In mid January the British Columbia government announced it was looking at a wide ban on single-use plastic grocery bags to put an end to a piecemeal, city-by-city approach to the problem of plastic pollution.
Ten weeks later, the province's chief public health officer, Dr. Bonnie Henry, issued guidance saying the exact opposite. Stores were to provide clean carry-out bags, she told retailers on March 30, as the province was closing in on 1,000 positive cases of COVID-19.
"Customers should not use their own containers, reusable bags or boxes," reads the written instruction.
It was but one sign that environmental policies were to be among the first things cast aside or suspended as the COVID-19 pandemic descended on Canada.
Fear of contamination from reused packaging and the need to operate with reduced staff and with fewer interactions between people, prompted retailers to bar reusable packaging, from bags to coffee cups. Restaurants were forced to go to a take-out only model, pushing the need for plastic and Styrofoam containers through the roof.
And as the use of plastic containers went up, some Canadian cities were forced to cut back, or even cancel outright, municipal recycling programs due to COVID-19 outbreaks or staff shortages.
Federal Environment Minister Jonathan Wilkinson said last week the government remains committed to its climate-change and plastics ban plans, but that some policies are being delayed a bit because of the virus.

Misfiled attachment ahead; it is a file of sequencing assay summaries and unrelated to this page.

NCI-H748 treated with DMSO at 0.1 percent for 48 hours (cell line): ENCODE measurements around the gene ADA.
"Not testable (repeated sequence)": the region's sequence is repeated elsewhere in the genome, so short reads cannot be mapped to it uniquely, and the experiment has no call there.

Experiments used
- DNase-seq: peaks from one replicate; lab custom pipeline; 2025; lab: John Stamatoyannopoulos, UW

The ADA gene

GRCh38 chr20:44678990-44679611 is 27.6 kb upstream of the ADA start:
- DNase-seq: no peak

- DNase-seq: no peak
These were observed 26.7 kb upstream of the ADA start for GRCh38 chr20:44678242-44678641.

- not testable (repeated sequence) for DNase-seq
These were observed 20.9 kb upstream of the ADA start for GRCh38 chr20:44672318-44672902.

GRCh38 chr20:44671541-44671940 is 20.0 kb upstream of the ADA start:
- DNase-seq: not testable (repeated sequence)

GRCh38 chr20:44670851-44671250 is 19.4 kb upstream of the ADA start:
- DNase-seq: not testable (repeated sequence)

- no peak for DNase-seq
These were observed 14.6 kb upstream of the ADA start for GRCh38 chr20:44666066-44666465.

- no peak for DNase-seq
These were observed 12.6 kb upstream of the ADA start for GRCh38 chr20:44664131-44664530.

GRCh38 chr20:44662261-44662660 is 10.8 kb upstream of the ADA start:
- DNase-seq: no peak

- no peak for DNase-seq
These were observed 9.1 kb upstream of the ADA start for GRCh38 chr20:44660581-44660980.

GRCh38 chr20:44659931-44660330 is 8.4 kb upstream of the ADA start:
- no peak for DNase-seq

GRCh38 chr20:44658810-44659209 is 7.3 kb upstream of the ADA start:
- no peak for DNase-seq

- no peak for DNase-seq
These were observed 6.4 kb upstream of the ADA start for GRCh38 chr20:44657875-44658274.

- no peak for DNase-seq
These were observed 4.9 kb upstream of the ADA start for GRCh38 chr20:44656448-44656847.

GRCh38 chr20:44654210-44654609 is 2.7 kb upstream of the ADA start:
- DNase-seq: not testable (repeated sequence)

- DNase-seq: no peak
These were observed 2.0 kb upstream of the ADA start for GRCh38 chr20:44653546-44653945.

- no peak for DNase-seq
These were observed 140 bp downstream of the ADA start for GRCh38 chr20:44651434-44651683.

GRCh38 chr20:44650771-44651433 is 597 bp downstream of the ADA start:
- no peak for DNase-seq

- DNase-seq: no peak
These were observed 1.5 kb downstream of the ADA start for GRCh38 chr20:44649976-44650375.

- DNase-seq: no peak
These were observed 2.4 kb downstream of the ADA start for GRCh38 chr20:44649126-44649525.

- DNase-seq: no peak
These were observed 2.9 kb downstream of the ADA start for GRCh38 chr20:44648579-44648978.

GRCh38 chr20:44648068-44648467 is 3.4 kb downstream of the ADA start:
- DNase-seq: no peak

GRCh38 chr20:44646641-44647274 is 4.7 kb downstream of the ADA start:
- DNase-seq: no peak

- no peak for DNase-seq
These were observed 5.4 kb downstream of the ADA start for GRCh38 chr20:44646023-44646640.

Environmental Defence executive director Tim Gray said decisions to suspend plastic-bag bans are a "panicked response" that may cool as more information and science is understood about the virus. Just this week, the Centers for Disease Control in the United States changed its wording about how the virus is transmitted to say it does not spread easily from touching contaminated surfaces.
Canada's deputy public health chief Dr. Howard Njoo said Friday rigorous and frequent hand washing and not touching your face without washing your hands will prevent any virus you may have picked up on your hands from making you sick.
The plastics industry has seen an uptick in demand in the midst of the virus, said Bob Masterson, the president of the Chemistry Industry Association of Canada.
"What I would say has changed is people, as a result of COVID, have a much better appreciation of the benefit of plastic as a sanitary material for the food industry," he said.
Stores across the country rushed to wrap their checkout counters with plastic shields and equip their employees with plastic gloves and face shields. Demand for hand sanitizer--mostly bottled in plastic--soared.
John Thayer, a senior vice-president at petrochemical manufacturer Nova Chemicals, said while some orders were cancelled because of COVID-19, demand has increased for plastics used to make food packaging, e-commerce packaging and shipping requirements and medical packaging and protective equipment. Everything from face masks to surgical gowns to ventilators, test tubes and COVID-19 testing kits, use plastic.
"Polyethylene and other polymers are helping prevent COVID-19 transmission and treat those impacted by the virus," said Thayer.
Sarah King, head of the oceans and plastics program at Greenpeace Canada, disputes that plastics are safer as a means to protect consumers. She said plastics have a place in the medical world but studies have shown the virus actually lives longer on plastic than any other material.
A cloth bag that is washed regularly is less likely to be contaminated than a plastic one, she said.
"There is a lot of misinformation about plastics as a healthy alternative," said King.